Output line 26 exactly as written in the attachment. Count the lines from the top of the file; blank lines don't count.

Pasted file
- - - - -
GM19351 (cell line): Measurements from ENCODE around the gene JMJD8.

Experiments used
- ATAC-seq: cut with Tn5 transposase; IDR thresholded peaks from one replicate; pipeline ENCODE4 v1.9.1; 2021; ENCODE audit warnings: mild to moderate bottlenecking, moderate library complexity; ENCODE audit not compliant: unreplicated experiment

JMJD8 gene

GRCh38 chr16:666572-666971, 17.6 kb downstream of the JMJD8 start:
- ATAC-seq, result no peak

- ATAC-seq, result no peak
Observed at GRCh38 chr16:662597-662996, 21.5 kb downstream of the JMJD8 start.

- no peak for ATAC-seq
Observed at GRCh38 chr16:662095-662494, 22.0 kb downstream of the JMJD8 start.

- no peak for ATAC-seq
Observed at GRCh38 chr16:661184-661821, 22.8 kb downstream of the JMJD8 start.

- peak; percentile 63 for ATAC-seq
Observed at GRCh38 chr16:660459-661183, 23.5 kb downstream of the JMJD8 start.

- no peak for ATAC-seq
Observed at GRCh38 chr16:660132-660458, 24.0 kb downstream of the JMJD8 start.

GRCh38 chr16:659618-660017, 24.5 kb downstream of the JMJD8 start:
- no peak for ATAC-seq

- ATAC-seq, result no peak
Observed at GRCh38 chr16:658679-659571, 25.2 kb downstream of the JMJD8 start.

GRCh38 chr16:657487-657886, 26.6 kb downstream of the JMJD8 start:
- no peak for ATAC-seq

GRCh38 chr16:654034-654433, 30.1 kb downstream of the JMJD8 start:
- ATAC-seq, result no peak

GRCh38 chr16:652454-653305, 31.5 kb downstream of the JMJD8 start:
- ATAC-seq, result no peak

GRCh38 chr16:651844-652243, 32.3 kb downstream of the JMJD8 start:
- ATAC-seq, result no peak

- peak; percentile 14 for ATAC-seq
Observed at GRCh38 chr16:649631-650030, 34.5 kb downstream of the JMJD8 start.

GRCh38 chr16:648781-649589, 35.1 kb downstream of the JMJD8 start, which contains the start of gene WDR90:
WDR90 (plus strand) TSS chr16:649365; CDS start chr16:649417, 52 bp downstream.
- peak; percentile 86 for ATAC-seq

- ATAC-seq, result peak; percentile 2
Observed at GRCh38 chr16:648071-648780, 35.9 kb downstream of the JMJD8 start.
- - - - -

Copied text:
- ATAC-seq, result no peak